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New telescopes could revolutionize astronomy, but at what price?

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And both groups are looking over their shoulders at the Europeans, who in April approved a site for the European Southern Observatory's Extremely Large Telescope (ELT), whose 40-meter light-gathering mirror would make it the largest of the three projects.

Even in an era of space-based telescopes, the case for more glass on the ground is compelling, astronomers say. The light-gathering mirrors on space telescopes tend to be relatively small compared with their ground-based counterparts. So they can't perform the detailed studies of distant objects as efficiently as the larger, ground-based observatories.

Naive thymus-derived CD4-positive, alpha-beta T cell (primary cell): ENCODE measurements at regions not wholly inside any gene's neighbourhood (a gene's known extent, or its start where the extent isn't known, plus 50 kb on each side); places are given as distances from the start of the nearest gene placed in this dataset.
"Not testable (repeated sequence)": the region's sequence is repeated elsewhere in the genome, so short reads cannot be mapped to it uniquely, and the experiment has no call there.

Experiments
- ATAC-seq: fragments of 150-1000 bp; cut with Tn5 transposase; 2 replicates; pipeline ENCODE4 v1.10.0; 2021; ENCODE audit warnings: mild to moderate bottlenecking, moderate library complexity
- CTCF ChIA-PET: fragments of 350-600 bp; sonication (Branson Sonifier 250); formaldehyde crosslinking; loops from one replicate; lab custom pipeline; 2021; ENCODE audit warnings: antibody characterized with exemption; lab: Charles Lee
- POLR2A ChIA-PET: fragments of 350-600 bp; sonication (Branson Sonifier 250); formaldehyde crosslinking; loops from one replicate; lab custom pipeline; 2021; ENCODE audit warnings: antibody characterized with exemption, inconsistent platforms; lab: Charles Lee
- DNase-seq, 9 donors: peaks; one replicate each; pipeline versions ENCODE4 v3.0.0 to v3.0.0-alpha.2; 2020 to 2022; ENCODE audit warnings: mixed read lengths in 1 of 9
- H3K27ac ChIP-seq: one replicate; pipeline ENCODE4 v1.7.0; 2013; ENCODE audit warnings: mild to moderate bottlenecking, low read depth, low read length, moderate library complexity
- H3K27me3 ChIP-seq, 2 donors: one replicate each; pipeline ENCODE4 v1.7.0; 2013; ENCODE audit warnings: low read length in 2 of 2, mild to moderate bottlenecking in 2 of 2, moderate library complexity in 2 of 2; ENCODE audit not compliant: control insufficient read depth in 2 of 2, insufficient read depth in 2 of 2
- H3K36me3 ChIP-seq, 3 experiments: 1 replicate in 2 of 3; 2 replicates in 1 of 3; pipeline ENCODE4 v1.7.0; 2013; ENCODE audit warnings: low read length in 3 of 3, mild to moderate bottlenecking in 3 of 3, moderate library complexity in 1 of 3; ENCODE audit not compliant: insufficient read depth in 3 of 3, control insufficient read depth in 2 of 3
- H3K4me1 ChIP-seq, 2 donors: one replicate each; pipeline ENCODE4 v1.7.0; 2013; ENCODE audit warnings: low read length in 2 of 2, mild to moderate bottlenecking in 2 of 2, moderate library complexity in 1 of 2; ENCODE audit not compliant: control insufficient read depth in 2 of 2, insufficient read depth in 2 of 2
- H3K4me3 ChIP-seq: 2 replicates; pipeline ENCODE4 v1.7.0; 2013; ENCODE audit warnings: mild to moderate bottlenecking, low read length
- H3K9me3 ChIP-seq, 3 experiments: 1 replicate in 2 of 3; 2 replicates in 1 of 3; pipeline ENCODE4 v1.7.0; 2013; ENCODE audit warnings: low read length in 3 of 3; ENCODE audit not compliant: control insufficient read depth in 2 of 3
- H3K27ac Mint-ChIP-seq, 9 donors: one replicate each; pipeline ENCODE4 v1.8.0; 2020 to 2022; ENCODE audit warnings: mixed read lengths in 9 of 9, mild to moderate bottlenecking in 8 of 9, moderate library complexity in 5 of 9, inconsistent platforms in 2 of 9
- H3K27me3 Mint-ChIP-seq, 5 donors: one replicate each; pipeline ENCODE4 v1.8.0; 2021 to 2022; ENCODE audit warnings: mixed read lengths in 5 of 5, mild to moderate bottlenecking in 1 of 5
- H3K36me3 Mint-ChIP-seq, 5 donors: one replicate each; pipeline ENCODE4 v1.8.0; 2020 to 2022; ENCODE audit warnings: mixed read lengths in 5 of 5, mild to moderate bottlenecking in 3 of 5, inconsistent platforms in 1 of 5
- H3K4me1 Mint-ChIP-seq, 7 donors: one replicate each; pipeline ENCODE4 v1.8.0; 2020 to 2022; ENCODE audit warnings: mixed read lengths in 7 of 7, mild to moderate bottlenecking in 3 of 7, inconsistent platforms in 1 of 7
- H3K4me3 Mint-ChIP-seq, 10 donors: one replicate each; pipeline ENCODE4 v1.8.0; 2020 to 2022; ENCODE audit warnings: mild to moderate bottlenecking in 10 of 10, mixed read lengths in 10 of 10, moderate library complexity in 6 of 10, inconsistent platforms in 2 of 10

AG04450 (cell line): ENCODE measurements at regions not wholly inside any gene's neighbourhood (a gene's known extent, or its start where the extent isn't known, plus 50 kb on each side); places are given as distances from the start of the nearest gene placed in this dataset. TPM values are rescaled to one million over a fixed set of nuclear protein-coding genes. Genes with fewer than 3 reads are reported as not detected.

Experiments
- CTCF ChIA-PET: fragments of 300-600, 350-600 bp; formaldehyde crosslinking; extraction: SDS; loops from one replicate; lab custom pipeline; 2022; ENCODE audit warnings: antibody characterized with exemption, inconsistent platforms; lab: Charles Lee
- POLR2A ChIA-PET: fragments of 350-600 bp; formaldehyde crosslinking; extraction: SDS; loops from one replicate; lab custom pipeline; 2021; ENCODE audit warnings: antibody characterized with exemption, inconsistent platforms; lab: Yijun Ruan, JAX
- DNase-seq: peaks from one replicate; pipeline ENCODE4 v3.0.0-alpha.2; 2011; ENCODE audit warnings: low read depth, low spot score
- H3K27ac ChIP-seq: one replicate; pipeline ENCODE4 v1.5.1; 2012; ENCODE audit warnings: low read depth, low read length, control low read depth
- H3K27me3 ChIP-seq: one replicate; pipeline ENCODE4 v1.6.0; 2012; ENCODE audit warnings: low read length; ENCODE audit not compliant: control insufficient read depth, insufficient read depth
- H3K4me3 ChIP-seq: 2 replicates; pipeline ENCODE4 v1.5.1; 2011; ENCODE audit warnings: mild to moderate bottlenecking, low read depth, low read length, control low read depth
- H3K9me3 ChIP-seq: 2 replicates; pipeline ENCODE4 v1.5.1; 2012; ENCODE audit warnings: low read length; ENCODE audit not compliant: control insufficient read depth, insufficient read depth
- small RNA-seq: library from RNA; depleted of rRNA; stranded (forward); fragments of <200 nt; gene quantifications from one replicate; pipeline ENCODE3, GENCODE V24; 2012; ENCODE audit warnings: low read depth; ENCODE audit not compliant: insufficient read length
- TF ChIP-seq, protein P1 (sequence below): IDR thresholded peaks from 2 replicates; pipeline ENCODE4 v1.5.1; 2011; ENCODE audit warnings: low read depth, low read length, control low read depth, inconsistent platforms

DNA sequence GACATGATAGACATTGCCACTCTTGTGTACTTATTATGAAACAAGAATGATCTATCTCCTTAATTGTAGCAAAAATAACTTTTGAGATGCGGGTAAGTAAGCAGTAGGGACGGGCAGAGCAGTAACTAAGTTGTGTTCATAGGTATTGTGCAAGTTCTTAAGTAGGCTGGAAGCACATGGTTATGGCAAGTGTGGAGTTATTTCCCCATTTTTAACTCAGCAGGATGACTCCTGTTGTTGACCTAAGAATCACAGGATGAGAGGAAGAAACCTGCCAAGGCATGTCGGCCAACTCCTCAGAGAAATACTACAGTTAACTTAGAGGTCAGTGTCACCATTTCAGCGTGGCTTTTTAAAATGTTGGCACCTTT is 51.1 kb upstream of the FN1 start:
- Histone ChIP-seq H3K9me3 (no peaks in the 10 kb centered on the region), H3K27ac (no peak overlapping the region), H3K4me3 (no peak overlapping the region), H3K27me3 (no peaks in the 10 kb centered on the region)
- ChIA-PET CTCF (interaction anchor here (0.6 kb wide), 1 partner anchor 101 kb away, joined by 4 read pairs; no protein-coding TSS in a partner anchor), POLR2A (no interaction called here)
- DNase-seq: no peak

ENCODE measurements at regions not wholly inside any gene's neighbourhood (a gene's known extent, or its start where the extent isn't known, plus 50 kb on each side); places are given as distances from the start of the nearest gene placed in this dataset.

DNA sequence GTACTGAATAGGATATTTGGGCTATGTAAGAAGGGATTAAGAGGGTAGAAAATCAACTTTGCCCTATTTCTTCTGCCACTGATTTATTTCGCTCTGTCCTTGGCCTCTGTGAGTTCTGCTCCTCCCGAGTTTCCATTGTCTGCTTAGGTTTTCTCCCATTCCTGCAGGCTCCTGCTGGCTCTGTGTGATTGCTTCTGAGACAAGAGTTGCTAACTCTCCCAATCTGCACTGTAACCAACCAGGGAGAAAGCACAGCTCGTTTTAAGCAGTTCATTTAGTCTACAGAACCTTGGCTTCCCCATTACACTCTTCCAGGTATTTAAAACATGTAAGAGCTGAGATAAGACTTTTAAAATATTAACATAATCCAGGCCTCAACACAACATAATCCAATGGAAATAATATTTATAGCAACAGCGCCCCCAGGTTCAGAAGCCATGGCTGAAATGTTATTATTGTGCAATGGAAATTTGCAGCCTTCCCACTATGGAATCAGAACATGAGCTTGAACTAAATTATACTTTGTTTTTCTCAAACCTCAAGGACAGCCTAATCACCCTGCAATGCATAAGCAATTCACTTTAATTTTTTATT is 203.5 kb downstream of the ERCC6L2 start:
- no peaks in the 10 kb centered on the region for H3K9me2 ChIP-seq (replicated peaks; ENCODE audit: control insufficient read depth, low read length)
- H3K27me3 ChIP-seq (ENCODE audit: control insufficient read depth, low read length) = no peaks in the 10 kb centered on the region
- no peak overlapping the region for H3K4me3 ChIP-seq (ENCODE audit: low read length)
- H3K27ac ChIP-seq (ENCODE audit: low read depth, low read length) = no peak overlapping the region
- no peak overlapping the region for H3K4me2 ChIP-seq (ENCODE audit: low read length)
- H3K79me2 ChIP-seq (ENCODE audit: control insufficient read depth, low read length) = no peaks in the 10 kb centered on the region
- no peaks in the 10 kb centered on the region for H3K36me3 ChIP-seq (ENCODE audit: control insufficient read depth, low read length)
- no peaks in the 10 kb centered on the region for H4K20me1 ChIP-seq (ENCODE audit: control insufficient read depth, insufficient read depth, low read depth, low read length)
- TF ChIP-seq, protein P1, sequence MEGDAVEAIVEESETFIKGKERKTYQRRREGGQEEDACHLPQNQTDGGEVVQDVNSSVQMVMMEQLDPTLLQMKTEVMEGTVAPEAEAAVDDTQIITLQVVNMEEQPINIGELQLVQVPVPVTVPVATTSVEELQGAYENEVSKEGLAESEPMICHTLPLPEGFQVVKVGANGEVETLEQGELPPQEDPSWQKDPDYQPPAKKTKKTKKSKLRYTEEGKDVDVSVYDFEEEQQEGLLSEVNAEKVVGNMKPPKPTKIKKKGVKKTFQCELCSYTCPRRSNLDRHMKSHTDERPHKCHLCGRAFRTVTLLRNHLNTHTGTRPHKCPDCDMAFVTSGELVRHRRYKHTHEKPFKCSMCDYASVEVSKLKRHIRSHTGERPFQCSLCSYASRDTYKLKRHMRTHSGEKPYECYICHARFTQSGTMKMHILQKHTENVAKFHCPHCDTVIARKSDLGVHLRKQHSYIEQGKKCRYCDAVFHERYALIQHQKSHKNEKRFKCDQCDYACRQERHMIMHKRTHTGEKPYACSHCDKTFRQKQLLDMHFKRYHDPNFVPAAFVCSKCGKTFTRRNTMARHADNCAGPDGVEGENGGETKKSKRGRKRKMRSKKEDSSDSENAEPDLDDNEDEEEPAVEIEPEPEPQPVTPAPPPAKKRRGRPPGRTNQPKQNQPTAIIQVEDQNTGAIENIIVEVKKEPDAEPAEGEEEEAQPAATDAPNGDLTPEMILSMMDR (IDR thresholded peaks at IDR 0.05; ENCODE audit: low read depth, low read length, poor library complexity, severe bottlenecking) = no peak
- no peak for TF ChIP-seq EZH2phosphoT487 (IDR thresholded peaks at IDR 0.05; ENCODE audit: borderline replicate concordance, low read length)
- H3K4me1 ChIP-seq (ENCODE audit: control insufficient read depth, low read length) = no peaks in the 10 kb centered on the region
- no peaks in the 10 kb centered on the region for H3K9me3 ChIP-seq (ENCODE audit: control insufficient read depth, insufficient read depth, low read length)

But these new telescopes are expected to cost between $700 million and $1 billion just to build. Operating costs are likely to range from $70 million to $100 million a year, several researchers say.

With all of the projects bidding for government money, "there may be some hard choices ahead," says David Silva, director of the National Optical Astronomy Observatories in Tucson, Ariz.

In the United States, the choices revolve not only around which, if either, of the two projects to support.

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